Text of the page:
He said the rising cost of compensation was due to legal changes that had inflated settlements and efforts to settle claims more quickly. "It doesn't mean obstetricians are more negligent. It means claims are becoming more expensive."

Compensation is a lottery, with the lucky minority who can prove negligence winning huge sums.

Efforts to reform the medical negligence scheme by the Government's chief medical officer, Sir Liam Donaldson, in a report in 2003, foundered after agreement could not be reached on how to implement his proposed no-fault scheme without massively increasing costs. The high cost of compensating some children diverts resources that could be used to reduce the risks for all.

The annual Confidential Inquiry into Stillbirths and Deaths in Infancy last year found that sub-standard care was to blame for more than 77 per cent of deaths during labour, and more than half might have had a different outcome with greater supervision and better management.

The Healthcare Commission, the Government's NHS watchdog, warned in its annual report in 2005 of poor standards in maternity units. It blamed "weak managerial or clinical leadership" and said some maternity services were "not as good or as safe as they could be".

The commission ordered all health trusts to review their maternity care.

The Royal College of Midwives said a poll carried out earlier this year of 102 maternity department heads (from a total of 216) found two-thirds thought their units were understaffed and one in five had lost staff in the past year.

Dame Karlene Davis, the chief executive, warned that the midwifery service was "heading for meltdown" as midwives struggled with staff shortages, service cuts and a rising birth rate.

She said: "We are looking to Alan Johnson [the Health Secretary] to put maternity issues at the top of his agenda, halt the decline in the service and deliver the first-class maternity care the Government promised."

'It is one of the most poignantly tragic cases' - Kerstin Parkin, dancer

Kerstin Parkin, an internationally known Latin American dancer, received one of the largest compensation settlements in the NHS's history when she was awarded £7m and £250,000 a year for life in 2002 for injuries sustained during the birth of her son, Dylan.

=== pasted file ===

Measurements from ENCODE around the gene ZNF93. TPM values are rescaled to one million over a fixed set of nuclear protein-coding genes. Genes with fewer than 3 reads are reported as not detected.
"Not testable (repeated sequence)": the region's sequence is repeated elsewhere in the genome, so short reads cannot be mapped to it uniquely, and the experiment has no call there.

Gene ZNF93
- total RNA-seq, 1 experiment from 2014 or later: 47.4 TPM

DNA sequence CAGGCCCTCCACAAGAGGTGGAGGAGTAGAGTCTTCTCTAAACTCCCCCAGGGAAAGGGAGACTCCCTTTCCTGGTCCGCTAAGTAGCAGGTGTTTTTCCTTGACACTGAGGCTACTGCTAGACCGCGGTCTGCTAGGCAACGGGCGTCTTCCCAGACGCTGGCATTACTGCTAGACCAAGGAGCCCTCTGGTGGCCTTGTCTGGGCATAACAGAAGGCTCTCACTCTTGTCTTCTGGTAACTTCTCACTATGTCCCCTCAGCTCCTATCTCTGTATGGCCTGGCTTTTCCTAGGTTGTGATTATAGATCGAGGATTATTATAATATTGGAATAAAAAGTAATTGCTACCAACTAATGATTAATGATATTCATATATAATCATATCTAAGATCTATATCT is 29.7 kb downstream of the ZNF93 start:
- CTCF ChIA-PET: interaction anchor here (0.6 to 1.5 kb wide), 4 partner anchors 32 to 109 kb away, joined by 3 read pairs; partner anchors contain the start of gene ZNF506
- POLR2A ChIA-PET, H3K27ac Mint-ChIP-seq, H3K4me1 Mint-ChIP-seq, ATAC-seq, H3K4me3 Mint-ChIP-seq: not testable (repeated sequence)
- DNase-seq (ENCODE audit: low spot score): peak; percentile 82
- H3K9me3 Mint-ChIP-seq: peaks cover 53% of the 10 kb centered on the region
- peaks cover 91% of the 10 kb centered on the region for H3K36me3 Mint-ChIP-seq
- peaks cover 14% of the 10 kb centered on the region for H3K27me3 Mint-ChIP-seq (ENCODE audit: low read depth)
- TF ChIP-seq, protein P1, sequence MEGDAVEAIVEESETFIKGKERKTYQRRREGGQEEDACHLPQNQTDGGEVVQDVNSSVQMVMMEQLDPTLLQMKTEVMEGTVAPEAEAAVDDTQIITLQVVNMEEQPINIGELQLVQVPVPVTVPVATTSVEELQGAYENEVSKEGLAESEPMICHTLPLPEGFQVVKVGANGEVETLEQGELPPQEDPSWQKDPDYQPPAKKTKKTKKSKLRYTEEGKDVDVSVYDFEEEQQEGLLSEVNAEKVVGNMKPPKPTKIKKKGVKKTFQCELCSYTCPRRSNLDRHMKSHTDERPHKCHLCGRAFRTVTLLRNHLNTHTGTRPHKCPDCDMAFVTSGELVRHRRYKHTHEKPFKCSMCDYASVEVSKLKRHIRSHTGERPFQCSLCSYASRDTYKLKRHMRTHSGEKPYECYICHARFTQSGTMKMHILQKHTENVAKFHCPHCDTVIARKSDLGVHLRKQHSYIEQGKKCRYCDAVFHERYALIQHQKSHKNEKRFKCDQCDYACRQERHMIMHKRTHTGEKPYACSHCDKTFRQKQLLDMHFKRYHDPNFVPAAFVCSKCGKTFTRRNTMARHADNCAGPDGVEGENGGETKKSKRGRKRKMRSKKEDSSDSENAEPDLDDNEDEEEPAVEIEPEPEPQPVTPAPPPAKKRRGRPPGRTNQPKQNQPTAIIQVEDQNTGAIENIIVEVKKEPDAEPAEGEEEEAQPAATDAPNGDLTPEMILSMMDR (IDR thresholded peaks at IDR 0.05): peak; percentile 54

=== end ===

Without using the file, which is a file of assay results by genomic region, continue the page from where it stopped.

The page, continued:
She suffered brain damage following a heart attack in labour brought on by pre-eclampsia, a condition linked to high blood pressure that can trigger convulsions.

The accident happened at what was then Farnborough hospital in Bromley, Kent, in November 1996. The High Court found that hospital staff had failed to take basic steps to prevent the damage and a cardiac emergency team was unable to reach her because they did not know the security code to enter the ward.

The judge, Mr Justice Buckley, said at the time: "It is one of the most poignantly tragic cases I have dealt with."

Today Mrs Parkin lives with her husband, Mark, and son, Dylan, now aged 10, in a large house near Godalming in Surrey, and is cared for round the clock by a team of staff.

Though profoundly disabled she is able to use her limited movements to control a computer and a wheelchair and to play games.

Mr Parkin, speaking earlier this year, said: "The compensation has made an enormous difference because it has enabled Kerstin to live at home with me and our son. It has allowed her to be cared for properly and to be provided with all the therapies and equipment that she needs."

Initially she was only able to move her head and eyes but constant care and therapy have helped her condition to improve.

Mrs Parkin and her husband became dance partners in 1989, the year of their marriage, and went on to international success in the Latin American dance world. They had planned to retire from dancing and concentrate on teaching and choreography when the accident happened.